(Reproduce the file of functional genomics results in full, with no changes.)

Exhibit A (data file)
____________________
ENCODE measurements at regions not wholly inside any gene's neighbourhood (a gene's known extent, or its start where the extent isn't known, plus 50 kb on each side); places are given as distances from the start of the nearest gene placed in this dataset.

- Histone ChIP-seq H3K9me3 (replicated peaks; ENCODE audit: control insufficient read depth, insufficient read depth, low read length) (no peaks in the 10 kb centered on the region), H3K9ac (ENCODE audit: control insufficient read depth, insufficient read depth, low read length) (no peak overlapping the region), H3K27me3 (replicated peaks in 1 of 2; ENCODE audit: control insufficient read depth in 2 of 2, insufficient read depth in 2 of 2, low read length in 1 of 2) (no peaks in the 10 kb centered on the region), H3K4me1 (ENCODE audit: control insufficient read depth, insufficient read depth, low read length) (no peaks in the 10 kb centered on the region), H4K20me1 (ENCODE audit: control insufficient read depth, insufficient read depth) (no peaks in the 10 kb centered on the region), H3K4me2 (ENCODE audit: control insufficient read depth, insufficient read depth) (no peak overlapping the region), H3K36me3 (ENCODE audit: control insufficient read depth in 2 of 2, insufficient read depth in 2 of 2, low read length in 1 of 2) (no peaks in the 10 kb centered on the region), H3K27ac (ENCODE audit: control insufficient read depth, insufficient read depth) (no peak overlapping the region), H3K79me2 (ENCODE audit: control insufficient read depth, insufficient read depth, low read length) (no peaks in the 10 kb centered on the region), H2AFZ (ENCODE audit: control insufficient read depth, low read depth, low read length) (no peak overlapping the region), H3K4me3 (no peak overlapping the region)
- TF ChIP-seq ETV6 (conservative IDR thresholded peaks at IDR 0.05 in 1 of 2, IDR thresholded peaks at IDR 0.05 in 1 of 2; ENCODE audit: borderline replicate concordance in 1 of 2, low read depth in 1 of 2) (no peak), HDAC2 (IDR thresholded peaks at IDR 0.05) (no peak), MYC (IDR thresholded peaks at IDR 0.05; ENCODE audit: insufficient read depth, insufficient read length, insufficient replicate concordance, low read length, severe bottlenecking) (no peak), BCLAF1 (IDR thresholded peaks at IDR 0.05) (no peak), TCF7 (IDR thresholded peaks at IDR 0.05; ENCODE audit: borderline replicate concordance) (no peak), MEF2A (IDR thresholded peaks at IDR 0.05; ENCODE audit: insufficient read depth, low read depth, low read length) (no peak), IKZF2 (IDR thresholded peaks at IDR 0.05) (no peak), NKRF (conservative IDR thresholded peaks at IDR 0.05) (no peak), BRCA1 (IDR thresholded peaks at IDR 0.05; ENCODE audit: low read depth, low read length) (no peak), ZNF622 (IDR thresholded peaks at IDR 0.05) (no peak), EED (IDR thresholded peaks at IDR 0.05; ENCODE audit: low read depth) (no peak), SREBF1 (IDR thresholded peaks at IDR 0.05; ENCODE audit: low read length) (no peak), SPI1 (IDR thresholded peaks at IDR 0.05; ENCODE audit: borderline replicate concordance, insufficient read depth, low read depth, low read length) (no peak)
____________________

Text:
ENCODE measurements at regions not wholly inside any gene's neighbourhood (a gene's known extent, or its start where the extent isn't known, plus 50 kb on each side); places are given as distances from the start of the nearest gene placed in this dataset.

- Histone ChIP-seq H3K9me3 (replicated peaks; ENCODE audit: control insufficient read depth, insufficient read depth, low read length) (no peaks in the 10 kb centered on the region), H3K9ac (ENCODE audit: control insufficient read depth, insufficient read depth, low read length) (no peak overlapping the region), H3K27me3 (replicated peaks in 1 of 2; ENCODE audit: control insufficient read depth in 2 of 2, insufficient read depth in 2 of 2, low read length in 1 of 2) (no peaks in the 10 kb centered on the region), H3K4me1 (ENCODE audit: control insufficient read depth, insufficient read depth, low read length) (no peaks in the 10 kb centered on the region), H4K20me1 (ENCODE audit: control insufficient read depth, insufficient read depth) (no peaks in the 10 kb centered on the region), H3K4me2 (ENCODE audit: control insufficient read depth, insufficient read depth) (no peak overlapping the region), H3K36me3 (ENCODE audit: control insufficient read depth in 2 of 2, insufficient read depth in 2 of 2, low read length in 1 of 2) (no peaks in the 10 kb centered on the region), H3K27ac (ENCODE audit: control insufficient read depth, insufficient read depth) (no peak overlapping the region), H3K79me2 (ENCODE audit: control insufficient read depth, insufficient read depth, low read length) (no peaks in the 10 kb centered on the region), H2AFZ (ENCODE audit: control insufficient read depth, low read depth, low read length) (no peak overlapping the region), H3K4me3 (no peak overlapping the region)
- TF ChIP-seq ETV6 (conservative IDR thresholded peaks at IDR 0.05 in 1 of 2, IDR thresholded peaks at IDR 0.05 in 1 of 2; ENCODE audit: borderline replicate concordance in 1 of 2, low read depth in 1 of 2) (no peak), HDAC2 (IDR thresholded peaks at IDR 0.05) (no peak), MYC (IDR thresholded peaks at IDR 0.05; ENCODE audit: insufficient read depth, insufficient read length, insufficient replicate concordance, low read length, severe bottlenecking) (no peak), BCLAF1 (IDR thresholded peaks at IDR 0.05) (no peak), TCF7 (IDR thresholded peaks at IDR 0.05; ENCODE audit: borderline replicate concordance) (no peak), MEF2A (IDR thresholded peaks at IDR 0.05; ENCODE audit: insufficient read depth, low read depth, low read length) (no peak), IKZF2 (IDR thresholded peaks at IDR 0.05) (no peak), NKRF (conservative IDR thresholded peaks at IDR 0.05) (no peak), BRCA1 (IDR thresholded peaks at IDR 0.05; ENCODE audit: low read depth, low read length) (no peak), ZNF622 (IDR thresholded peaks at IDR 0.05) (no peak), EED (IDR thresholded peaks at IDR 0.05; ENCODE audit: low read depth) (no peak), SREBF1 (IDR thresholded peaks at IDR 0.05; ENCODE audit: low read length) (no peak), SPI1 (IDR thresholded peaks at IDR 0.05; ENCODE audit: borderline replicate concordance, insufficient read depth, low read depth, low read length) (no peak)